Microsoft announced yesterday that it would buy software development platform GitHub for $7.5 billion in stock. GitHub, a privately held, San Francisco-based code repository of open-source software projects, was founded a decade ago with the goal of facilitating collaboration between software developers. Since 2008, it has grown into one of the world's largest repositories of code. More than 28 million developers already collaborate on GitHub.

This is Microsoft's biggest proposed purchase since its 2016 acquisition of LinkedIn for $26 billion. It is bigger than the company's 2014 acquisition of the company behind "Minecraft," and even bigger the 2014 deal in which it acquired Nokia's mobile devices division. Analysts online claim that Microsoft's purchase price is around 39.5 times Github's estimated trailing 12-month revenue. 

This baffle some observers, as it seems to suggest that startup acquisition price is directly correlated to revenues. That is generally true (i.e., more revenue generally means a higher acquisition price), but lots of things can impact acquisition price: most notably key performance indicators (KPIs) like the cost of customer acquisition, the lifetime value of a customer, month-over-month growth, strategic synergy, social capital, goodwill, brand loyalty, proprietary IP, and other factors.

But a startup, like a house, is valued differently by different buyers. Different buyers hold different assumptions as to what the startup's assets could contribute to the value of the buyer. So what other than KPIs can drive a higher acquisition price? A decade ago, Dr. Dave Valliere and I explored this topic in a research paper published in the Journal of Public Equity. It points to an additional source of price increases: the depth of the prior relationship between buyer and seller. Based on these findings, here are five things you can do today to make you business sell for more.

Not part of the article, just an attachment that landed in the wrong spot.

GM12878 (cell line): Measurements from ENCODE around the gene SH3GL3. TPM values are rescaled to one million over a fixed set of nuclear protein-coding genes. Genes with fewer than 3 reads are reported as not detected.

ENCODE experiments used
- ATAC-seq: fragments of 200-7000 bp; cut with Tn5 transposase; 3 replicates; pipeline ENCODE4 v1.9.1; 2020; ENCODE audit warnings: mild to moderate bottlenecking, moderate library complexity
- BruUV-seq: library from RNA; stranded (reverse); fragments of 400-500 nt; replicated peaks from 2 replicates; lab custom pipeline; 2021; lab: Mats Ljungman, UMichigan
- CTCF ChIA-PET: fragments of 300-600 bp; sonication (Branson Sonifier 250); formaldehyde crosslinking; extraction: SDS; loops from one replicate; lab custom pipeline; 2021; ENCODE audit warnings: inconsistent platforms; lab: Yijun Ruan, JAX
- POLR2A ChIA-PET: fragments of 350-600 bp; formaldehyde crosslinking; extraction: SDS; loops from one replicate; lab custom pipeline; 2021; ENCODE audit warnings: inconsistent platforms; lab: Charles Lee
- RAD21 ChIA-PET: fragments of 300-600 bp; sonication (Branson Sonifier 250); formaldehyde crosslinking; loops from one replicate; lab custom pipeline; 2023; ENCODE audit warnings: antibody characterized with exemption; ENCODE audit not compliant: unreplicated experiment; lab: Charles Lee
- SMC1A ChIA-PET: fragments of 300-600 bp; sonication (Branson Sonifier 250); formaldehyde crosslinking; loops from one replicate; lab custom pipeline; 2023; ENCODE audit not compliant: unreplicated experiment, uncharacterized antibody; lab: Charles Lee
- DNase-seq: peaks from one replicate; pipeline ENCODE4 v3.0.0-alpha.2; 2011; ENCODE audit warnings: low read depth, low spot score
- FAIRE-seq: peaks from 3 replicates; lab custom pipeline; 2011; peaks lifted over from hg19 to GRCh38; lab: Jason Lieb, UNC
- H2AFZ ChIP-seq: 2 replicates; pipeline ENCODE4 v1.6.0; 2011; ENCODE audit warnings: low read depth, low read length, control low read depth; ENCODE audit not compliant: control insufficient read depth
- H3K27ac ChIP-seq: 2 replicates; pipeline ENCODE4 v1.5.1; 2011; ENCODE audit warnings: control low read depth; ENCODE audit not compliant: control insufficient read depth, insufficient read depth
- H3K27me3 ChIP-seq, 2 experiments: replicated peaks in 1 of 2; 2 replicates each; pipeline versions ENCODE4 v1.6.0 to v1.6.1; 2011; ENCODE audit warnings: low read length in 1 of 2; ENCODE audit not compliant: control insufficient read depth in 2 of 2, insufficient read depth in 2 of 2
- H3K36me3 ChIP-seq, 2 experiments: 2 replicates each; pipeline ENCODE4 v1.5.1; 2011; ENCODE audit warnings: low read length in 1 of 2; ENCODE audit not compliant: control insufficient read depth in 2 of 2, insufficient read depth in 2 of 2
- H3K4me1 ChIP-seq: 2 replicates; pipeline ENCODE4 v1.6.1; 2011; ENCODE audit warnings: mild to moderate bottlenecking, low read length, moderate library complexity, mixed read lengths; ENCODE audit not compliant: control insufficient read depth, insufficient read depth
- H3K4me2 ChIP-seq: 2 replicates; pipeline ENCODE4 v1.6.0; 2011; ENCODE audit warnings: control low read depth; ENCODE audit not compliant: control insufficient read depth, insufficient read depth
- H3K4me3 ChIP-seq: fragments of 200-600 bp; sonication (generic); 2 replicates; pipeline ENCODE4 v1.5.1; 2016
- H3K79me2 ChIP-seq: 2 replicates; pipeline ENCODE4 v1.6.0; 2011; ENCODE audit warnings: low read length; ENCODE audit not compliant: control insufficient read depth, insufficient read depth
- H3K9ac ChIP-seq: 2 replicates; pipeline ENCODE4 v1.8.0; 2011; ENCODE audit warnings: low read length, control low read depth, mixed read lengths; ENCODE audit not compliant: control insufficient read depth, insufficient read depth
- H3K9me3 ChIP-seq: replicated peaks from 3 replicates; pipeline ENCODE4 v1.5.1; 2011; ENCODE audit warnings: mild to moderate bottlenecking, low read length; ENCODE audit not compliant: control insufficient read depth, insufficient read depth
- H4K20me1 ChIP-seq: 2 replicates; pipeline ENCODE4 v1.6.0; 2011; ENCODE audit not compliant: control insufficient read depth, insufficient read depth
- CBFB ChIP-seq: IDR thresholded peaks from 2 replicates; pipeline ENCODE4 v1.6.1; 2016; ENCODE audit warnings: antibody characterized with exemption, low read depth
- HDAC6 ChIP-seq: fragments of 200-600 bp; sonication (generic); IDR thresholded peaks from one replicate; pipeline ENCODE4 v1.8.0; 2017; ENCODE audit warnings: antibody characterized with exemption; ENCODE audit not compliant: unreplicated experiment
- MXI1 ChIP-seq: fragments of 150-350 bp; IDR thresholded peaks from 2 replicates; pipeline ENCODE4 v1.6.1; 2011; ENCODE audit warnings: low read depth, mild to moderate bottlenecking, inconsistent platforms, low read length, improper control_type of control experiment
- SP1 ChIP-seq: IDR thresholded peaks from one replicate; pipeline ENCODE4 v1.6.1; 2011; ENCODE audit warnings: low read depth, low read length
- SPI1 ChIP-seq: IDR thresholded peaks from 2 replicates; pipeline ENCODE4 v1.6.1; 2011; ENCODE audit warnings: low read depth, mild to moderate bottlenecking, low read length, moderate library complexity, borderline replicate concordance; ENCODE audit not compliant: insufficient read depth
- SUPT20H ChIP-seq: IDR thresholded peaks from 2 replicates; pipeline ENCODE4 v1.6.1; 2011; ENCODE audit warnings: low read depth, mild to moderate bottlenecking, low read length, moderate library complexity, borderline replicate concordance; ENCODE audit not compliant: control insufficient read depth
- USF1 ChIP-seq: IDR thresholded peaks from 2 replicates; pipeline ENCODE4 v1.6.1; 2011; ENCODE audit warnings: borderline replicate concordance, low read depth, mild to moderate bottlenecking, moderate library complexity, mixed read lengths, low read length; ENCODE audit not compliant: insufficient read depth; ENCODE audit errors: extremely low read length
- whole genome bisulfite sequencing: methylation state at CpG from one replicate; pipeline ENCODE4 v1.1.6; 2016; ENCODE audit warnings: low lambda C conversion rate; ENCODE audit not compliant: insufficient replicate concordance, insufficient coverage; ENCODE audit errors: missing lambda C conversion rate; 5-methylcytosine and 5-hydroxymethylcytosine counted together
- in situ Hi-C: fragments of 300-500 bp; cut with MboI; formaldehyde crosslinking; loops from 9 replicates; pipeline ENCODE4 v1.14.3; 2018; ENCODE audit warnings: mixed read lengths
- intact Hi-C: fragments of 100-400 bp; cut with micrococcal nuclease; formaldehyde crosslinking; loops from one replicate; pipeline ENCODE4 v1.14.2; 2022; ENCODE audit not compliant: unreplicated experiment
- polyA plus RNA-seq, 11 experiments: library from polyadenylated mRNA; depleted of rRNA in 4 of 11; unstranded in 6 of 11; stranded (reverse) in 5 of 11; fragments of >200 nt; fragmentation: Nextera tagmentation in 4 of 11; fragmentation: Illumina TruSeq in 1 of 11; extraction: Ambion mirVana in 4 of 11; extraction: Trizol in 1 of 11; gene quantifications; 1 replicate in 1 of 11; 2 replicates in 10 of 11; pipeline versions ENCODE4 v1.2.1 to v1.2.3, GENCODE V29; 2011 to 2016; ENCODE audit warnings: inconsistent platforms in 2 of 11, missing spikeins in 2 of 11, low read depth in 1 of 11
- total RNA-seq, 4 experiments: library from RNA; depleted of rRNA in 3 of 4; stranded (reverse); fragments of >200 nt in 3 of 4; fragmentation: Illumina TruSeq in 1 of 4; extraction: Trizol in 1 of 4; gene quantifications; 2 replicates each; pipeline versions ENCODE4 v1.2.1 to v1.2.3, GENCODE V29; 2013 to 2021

1. Build deep relationships with your supply chain. 

You are part of much bigger ecosystem and part of a supply chain. Having a prior relationship with a startup drives the acquisition price up. This is because the buyer has closer ties to the firm, is able to better assess the value that startup contributes to the supply chain, and often has the same end user. 

One of the more unique ways this was observed in our study was that when a firm has senior employees who have prior relationships with the future buyer, the acquisition price goes up. It is worth noting that Tom Preston-Werner, a GitHub co-founder, had prior dealings with Microsoft (his previous business, Powerset, was bought by Microsoft in 2005).

2. Increase your customer lifetime value by decreasing churn. 

The more loyal your customers and users are, the higher the acquisition price. So instead of always looking for new users, invest time in keeping the ones you already have. There are several simple strategies for reducing customer churn.

3. Lower your cost of customer acquisition by using incentivized referrals. 

To scale, you must make way more money from new customers than it costs to onboard those new customers. So lowering the cost of customer acquisition is always important. Try leveraging current users by establishing an incentive program for referrals.

4. Increase your social capital through brand enhancement.

In the internet age, your greatest assets are your users--specifically your "power users," also known as "superfans" and "influencers." You can empower your users to increase your brand footprint by letting them tweet and share over social networks. Power users create buzz for you. These are your most public supporters--the ones that help you out publicly and privately. 

5. Sell based on what the buyer gains.

The most plausible answer to why Microsoft is paying so much for GitHub is because of what the latter can do for Microsoft. With control over GitHub, Microsoft will now be able to significantly influence the way the platform operates to its advantage, and get an invaluable overview of the projects being worked on across it. This data is incredibly competitively valuable to Microsoft as it tries to influence developers to adopt its frameworks, cloud infrastructure and software products.